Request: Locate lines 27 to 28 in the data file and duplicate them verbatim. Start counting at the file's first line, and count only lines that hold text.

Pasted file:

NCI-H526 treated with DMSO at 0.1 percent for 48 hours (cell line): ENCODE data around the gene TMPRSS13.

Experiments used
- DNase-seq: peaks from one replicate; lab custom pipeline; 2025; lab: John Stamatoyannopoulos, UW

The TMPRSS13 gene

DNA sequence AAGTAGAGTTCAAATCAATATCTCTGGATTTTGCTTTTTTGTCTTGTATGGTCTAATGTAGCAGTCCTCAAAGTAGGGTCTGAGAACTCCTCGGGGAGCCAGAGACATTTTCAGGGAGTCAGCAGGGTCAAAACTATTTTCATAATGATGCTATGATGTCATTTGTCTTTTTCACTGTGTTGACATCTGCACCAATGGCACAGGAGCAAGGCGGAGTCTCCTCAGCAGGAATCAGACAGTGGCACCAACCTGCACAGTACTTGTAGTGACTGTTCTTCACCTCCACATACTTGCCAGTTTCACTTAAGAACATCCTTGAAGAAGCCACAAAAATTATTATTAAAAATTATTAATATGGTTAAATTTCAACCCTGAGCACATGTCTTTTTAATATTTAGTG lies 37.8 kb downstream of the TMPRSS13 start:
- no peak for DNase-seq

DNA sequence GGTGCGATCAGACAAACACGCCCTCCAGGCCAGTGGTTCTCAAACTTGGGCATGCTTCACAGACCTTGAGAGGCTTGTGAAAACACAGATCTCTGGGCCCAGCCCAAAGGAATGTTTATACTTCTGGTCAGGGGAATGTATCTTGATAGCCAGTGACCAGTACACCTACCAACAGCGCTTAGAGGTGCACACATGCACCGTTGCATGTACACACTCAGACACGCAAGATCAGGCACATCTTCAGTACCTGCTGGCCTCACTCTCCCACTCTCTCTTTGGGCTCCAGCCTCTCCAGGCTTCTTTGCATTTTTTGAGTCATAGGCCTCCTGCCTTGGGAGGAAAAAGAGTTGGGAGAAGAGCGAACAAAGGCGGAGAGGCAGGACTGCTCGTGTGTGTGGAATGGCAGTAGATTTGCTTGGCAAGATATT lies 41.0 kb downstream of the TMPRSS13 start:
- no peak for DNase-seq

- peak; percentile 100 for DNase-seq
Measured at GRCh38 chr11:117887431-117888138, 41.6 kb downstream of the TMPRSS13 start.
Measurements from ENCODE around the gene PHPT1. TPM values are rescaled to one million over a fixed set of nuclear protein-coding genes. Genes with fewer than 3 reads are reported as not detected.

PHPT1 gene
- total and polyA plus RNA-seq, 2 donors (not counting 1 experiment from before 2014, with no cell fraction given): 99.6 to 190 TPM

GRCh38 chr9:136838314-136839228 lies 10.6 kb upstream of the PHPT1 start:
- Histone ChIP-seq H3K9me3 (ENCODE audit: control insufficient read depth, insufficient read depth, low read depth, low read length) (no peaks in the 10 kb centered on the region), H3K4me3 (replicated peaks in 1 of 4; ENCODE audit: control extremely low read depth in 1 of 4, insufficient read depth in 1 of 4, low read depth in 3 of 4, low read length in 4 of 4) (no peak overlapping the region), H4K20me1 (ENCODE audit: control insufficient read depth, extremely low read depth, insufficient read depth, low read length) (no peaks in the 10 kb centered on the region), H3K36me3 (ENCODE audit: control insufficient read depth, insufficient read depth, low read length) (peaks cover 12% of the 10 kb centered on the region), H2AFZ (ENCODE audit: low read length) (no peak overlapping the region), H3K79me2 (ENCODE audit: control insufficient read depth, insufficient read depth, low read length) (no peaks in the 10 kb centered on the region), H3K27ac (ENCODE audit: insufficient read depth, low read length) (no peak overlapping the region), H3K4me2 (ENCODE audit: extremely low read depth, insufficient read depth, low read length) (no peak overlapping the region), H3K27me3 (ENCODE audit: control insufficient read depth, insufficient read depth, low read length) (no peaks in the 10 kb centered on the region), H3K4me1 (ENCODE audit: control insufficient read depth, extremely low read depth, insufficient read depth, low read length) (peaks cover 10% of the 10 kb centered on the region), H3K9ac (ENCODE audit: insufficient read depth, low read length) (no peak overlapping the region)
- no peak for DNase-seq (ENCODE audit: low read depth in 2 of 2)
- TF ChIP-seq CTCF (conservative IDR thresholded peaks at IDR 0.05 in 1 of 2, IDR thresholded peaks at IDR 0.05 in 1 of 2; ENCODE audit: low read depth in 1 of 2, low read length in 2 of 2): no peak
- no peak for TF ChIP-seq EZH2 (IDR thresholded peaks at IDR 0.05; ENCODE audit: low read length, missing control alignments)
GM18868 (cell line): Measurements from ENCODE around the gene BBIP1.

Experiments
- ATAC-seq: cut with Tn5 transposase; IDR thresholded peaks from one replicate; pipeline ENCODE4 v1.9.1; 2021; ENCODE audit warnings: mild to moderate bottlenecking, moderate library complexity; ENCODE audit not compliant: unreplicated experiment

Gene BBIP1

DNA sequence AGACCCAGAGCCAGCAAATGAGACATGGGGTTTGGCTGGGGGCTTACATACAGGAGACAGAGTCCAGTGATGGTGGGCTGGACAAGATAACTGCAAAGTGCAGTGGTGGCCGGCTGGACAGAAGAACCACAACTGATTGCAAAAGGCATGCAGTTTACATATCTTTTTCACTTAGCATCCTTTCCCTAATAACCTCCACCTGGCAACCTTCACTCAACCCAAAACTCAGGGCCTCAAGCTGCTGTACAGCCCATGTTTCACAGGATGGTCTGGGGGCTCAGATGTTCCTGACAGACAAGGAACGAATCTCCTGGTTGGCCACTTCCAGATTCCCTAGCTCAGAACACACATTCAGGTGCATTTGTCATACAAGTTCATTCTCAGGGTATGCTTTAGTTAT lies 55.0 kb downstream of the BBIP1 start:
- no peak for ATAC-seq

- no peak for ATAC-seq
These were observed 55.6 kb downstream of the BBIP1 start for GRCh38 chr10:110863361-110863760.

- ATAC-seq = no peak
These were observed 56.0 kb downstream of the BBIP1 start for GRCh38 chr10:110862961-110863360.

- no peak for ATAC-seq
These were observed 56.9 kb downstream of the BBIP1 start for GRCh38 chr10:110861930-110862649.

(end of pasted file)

- ATAC-seq = no peak
These were observed 56.0 kb downstream of the BBIP1 start for GRCh38 chr10:110862961-110863360.